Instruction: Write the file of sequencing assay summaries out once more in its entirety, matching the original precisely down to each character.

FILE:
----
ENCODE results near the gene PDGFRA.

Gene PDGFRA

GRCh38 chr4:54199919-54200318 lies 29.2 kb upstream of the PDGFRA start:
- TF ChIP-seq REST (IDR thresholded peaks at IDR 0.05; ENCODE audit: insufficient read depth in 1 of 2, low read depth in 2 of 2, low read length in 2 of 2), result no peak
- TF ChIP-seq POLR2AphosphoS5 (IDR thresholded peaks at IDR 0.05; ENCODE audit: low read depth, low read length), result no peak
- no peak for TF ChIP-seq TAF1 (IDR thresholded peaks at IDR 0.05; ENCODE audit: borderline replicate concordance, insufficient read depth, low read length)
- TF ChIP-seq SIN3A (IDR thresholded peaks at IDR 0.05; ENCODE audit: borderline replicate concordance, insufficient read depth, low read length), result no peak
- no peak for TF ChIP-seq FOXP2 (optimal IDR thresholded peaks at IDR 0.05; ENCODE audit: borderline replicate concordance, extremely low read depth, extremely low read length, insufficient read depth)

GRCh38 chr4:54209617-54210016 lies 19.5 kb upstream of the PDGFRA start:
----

ENCODE results near the gene PDGFRA.

Gene PDGFRA

GRCh38 chr4:54199919-54200318 lies 29.2 kb upstream of the PDGFRA start:
- TF ChIP-seq REST (IDR thresholded peaks at IDR 0.05; ENCODE audit: insufficient read depth in 1 of 2, low read depth in 2 of 2, low read length in 2 of 2), result no peak
- TF ChIP-seq POLR2AphosphoS5 (IDR thresholded peaks at IDR 0.05; ENCODE audit: low read depth, low read length), result no peak
- no peak for TF ChIP-seq TAF1 (IDR thresholded peaks at IDR 0.05; ENCODE audit: borderline replicate concordance, insufficient read depth, low read length)
- TF ChIP-seq SIN3A (IDR thresholded peaks at IDR 0.05; ENCODE audit: borderline replicate concordance, insufficient read depth, low read length), result no peak
- no peak for TF ChIP-seq FOXP2 (optimal IDR thresholded peaks at IDR 0.05; ENCODE audit: borderline replicate concordance, extremely low read depth, extremely low read length, insufficient read depth)

GRCh38 chr4:54209617-54210016 lies 19.5 kb upstream of the PDGFRA start: